It is a well-known fact that when in 1760 Haydn married Maria Anna Theresia Keller, a wigmaker’s daughter, he was not making a sensible choice. However, this obvious mistake was not able to cloud his general attitude to the fair sex, as is shown by the number of women to whom he dedicated solo and chamber works for piano. Amongst these we find Theresa Jansen, from Aachen, whose father, a very successful dancing master, had moved in 1787 to London, where his daughter, who was also a gifted composer, was receiving lessons from the highly-regarded Muzio Clementi. When in 1795 she married an art dealer, Gaetano Bartolozzi, one of the witnesses at the ceremony was Haydn, who was staying in the capital at the time.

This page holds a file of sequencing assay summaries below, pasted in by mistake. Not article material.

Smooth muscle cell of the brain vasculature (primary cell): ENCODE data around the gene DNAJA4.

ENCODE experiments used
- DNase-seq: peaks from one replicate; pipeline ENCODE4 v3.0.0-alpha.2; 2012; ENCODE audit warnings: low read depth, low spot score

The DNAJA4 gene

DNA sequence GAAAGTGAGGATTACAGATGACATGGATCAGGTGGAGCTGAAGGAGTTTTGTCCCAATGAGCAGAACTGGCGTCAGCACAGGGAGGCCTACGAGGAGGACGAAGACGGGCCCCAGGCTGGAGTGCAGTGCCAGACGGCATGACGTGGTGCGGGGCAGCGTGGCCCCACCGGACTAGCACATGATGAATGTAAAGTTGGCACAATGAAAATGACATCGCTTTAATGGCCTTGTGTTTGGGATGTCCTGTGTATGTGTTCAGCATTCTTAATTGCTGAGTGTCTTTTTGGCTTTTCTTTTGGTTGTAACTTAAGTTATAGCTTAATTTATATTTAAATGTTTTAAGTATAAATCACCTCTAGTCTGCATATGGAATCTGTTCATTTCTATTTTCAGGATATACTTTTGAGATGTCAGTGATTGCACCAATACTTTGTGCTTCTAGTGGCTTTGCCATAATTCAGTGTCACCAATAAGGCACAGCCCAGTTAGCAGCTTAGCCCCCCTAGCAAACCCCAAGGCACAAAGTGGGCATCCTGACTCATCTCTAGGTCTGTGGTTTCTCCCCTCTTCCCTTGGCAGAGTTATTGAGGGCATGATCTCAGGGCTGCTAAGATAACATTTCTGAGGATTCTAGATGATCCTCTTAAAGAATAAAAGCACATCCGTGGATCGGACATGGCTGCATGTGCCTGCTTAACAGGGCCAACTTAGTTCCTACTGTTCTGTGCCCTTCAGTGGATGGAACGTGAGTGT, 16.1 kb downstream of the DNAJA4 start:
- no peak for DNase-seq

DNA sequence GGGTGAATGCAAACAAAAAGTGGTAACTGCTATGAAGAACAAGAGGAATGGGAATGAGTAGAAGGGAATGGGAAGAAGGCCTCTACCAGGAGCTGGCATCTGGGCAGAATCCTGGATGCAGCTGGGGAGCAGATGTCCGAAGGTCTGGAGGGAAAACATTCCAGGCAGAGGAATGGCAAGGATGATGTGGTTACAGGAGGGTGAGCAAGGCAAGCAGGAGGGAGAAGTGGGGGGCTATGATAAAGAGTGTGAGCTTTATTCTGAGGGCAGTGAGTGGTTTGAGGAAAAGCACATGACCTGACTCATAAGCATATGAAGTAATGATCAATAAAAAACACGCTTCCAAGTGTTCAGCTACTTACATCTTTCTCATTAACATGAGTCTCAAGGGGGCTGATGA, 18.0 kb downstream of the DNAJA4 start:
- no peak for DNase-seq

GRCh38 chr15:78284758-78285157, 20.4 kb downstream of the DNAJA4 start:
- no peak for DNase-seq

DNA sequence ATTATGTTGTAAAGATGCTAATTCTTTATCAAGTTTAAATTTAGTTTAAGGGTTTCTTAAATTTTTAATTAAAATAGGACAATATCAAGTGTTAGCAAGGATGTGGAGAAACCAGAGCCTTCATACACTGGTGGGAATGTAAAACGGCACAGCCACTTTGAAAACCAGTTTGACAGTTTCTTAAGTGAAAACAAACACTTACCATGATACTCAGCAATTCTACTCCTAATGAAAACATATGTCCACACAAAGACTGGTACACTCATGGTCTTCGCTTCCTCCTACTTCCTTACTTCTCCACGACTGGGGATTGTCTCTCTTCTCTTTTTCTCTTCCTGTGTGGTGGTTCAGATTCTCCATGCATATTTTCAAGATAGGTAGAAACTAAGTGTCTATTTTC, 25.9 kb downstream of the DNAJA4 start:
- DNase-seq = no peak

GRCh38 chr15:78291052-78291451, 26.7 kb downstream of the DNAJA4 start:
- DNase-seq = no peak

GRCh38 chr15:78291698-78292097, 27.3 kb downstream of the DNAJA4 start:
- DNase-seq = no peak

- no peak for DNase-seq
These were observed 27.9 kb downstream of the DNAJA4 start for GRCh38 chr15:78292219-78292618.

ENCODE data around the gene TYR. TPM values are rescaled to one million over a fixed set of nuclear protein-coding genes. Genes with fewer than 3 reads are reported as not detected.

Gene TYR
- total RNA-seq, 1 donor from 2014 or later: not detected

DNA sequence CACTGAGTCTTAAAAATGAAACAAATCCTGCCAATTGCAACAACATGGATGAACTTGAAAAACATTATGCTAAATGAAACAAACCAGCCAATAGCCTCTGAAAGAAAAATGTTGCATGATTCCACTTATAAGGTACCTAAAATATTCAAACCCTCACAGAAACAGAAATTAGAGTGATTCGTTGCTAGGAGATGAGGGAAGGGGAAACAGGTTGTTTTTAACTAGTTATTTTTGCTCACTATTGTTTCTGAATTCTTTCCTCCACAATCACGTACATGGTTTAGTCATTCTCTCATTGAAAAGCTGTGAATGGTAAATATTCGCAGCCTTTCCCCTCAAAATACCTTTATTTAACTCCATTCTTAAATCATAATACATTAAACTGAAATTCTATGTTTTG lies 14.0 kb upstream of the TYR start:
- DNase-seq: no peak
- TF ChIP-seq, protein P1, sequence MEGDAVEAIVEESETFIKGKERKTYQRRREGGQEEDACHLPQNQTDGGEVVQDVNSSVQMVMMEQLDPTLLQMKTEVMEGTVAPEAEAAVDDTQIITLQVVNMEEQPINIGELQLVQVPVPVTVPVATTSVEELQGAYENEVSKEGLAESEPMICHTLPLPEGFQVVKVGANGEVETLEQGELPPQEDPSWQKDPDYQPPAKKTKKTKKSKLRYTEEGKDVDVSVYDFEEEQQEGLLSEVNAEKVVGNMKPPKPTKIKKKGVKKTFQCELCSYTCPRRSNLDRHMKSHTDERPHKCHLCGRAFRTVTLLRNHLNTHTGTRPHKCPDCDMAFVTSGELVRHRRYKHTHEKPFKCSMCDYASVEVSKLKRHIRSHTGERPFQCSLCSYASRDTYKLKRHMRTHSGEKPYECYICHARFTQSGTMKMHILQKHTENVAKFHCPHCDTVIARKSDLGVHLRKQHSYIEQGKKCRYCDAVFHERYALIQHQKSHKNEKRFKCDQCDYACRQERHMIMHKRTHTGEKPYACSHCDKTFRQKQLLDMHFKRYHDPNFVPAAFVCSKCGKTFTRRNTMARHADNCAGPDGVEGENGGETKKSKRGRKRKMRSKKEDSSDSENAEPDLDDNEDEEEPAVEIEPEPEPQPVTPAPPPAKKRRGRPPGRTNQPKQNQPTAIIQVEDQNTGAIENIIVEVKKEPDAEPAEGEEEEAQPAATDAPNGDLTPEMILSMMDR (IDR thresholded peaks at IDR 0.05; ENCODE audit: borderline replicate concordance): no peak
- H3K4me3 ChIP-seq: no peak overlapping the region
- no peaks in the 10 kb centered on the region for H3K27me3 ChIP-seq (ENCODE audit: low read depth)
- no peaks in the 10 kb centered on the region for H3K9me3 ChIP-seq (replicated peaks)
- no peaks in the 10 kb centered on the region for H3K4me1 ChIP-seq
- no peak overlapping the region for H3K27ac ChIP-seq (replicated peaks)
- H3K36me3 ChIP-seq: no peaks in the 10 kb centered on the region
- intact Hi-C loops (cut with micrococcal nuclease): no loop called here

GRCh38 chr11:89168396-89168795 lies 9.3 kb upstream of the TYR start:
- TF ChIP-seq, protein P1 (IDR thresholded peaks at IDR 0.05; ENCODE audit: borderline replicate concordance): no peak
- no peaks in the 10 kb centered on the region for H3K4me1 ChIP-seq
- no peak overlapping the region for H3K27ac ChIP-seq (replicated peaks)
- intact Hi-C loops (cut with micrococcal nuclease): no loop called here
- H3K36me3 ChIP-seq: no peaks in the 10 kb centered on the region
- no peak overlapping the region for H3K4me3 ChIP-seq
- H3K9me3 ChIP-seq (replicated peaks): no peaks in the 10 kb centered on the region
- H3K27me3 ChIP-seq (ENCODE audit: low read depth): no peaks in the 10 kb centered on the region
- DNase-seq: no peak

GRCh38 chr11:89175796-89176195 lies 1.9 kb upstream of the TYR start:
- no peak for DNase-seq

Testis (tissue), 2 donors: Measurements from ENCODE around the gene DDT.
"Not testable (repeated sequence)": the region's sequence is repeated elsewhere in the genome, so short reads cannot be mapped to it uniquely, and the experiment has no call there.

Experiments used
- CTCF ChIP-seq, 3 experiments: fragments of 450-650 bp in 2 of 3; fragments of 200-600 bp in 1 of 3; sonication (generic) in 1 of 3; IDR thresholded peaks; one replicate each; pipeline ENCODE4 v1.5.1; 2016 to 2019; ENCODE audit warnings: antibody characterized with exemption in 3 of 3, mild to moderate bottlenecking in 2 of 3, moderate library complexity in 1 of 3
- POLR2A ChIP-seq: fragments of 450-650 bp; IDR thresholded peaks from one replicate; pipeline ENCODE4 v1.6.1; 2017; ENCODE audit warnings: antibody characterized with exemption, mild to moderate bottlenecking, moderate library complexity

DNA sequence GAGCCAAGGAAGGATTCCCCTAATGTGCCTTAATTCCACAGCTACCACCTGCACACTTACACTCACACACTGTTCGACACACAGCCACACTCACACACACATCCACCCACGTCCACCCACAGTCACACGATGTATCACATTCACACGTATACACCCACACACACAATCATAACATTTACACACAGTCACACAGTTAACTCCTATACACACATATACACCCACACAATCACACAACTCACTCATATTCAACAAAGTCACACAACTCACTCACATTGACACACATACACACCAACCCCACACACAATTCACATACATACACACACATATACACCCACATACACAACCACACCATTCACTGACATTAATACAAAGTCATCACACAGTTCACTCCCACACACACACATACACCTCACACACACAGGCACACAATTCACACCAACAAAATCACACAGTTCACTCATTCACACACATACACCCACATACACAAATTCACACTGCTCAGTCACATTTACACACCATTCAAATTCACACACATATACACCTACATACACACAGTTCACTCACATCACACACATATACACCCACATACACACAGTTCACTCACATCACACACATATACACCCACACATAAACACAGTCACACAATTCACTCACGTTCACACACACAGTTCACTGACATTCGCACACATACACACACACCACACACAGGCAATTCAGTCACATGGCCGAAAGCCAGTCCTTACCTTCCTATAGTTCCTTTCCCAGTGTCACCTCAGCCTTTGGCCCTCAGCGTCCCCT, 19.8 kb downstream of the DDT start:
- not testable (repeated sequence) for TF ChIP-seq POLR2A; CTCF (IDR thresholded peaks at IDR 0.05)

It is irrelevant whether he intended the three piano trios Hob. XV 27-29 as a wedding gift or dedicated them to the young musician together with the three piano sonatas Hob. XVI 50-52 purely as a convenient opportunity; be that as it may, they demand a high degree of pianistic skill, and their charm and playful grace show that Haydn, despite the fact that her name bore a certain similarity to that of his wife, who had remained in Vienna, had not left the straight and narrow when composing these most beguiling pieces.